• Prohibiting IRS employees from using personal email accounts for official business. This codified an already established agency policy barring use of personal email accounts by IRS employees for official governmental business.
  • Declaratory judgments for section 501(c)(4) and other exempt organizations. The provision permits these exempt organizations to seek review in federal court in instances where the IRS fails to act on an application in a timely manner or makes a negative determination as to their tax-exempt status.
  • Termination of employment of IRS employees for taking official actions for political purposes.

A section-by-section summary of TBORE is available here. The bill text is available here.

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3 Replies to “Thune, Grassley Reintroduce Comprehensive Taxpayer Bill of Rights Enhancement Act”

  1. David Barranco

    Reforms sponsored by Senators Grassley and Thune protect small business owners unable to estimate, with meticulous precision, the income tax due in a given quarter. Though some of us like to imagine ourselves infallible, in my experience even the most astute businessmen and women lack perspicacity sufficient to calculate exactly what’s owed on the fly. Consequently, many choose the safer route: overestimating and overpaying quarterly taxes on IRS Form 1040-ES.

    While understandable, this practice weakens our national economy. Systematic overpayment removes capital from the marketplace, where it could be productively utilized. Rather than send extra dollars to Washington, business owners should be free to invest in the American heartland, purchasing and repairing farm equipment, upgrading facilities, and hiring new staff.

    Every man must pay his share. But no business owner who *slightly* underestimates her quarterly tax should face crippling penalties. By raising the threshold, Thune and Grassley deliver welcome relief to hard-working citizens.

    Reply
    1. Anonymous

      This goes to the need to simplify the tax code; even the IRS doesn’t fully understand the behemoth that Americans are expected to labor under.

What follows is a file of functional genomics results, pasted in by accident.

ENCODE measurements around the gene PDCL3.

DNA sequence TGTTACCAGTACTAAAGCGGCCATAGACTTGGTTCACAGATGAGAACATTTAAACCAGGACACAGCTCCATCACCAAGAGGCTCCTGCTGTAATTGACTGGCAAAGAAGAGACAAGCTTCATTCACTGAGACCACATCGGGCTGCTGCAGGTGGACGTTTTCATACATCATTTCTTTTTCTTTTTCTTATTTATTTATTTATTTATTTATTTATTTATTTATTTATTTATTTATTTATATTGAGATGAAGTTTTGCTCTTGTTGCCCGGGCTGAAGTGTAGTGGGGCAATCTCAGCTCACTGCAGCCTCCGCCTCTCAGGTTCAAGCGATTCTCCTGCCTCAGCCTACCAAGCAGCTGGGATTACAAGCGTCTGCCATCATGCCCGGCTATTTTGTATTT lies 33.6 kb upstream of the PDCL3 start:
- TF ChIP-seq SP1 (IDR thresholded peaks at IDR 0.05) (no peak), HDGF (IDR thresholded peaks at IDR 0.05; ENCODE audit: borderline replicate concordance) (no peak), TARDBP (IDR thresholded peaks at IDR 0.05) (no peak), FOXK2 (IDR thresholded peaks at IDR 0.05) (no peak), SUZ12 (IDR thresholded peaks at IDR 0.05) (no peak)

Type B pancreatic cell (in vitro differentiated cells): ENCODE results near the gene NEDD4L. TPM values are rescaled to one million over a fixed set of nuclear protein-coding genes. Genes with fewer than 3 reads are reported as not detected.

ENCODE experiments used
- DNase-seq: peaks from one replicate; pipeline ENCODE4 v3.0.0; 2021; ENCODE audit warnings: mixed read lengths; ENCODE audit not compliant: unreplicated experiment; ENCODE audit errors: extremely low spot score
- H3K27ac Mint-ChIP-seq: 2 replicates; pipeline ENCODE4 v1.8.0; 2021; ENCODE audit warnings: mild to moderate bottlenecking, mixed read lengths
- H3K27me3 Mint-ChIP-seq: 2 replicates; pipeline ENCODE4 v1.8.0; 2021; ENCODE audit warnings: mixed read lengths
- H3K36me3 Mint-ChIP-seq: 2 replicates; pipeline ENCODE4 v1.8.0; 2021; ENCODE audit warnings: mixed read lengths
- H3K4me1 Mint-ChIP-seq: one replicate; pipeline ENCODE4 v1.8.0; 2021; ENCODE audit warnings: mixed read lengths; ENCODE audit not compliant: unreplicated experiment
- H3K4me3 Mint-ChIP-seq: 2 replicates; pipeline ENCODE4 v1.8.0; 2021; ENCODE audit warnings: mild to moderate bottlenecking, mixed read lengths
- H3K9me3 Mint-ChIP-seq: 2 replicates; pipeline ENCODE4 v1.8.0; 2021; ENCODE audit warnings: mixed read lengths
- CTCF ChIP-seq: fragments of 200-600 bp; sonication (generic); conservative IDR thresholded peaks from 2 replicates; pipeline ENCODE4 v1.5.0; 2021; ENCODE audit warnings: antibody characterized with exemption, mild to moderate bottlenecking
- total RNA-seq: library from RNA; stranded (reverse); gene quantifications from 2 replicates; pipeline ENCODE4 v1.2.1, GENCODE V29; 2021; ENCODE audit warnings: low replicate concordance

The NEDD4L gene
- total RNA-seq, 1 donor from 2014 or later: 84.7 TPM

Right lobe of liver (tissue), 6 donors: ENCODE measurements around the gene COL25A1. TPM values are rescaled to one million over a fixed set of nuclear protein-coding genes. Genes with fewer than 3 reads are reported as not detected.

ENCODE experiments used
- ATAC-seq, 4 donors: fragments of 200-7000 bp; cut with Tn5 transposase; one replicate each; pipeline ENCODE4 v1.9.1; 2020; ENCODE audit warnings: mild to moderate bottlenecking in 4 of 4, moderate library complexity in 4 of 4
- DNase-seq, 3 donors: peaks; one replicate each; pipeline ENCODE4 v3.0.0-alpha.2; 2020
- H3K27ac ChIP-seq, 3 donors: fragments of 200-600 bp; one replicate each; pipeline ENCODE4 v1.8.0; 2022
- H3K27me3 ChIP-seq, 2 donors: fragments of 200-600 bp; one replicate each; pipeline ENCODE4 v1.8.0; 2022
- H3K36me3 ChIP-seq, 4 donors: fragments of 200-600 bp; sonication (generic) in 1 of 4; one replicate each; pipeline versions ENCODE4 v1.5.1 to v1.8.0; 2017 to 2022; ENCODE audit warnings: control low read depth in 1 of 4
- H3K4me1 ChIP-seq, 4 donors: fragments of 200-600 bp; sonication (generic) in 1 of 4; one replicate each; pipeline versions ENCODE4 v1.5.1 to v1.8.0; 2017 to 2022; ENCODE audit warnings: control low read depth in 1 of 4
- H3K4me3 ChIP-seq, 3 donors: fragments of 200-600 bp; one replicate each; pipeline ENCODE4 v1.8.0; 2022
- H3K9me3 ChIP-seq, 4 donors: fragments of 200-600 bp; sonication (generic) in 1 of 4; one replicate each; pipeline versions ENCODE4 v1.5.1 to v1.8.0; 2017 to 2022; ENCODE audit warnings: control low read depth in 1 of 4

Maybe off topic, but perhaps Senators Thune and Grassley should also be looking to see if anybody at the IRS has ever been punished for using the IRS against conservatives in the 2012 election under the crooked Lois Lerner. Why isn’t she in jail? Than again, why isn’t Hillary in jail? I know it’s off topic, but the corruption and double standard can’t be ignored.

      Reply
      1. David Barranco

        I agree. To nurture a productive economy — one that encourages companies to hire more skilled workers — Congress must SIMPLIFY our tax code and lower rates. Done correctly, such reforms create jobs, increase wages, and ensure less money is deducted from South Dakotans’ paychecks. Our U.S. Rep. Kristi Noem pledged to make the tax code: “simpler, flatter, and fairer.” Great idea. Here’s hoping she succeeds.

        You asked “has anybody at the IRS has ever been punished for using the IRS against conservatives in the 2012 election under the crooked Lois Lerner. Why isn’t she in jail?”

        Good point. Lois Lerner, former Director of Tax Exempt Organizations at the IRS, was held in contempt of Congress for abusing her position. Lerner should have faced criminal charges but, in April of 2015, Obama’s Justice Department declined to prosecute. We deserve better! Our leaders must fight to protect hardworking Americans by rooting out fraud, abuse, and IRS mismanagement. Corrupt government officials must be identified, prosecuted, and convicted.

        Reply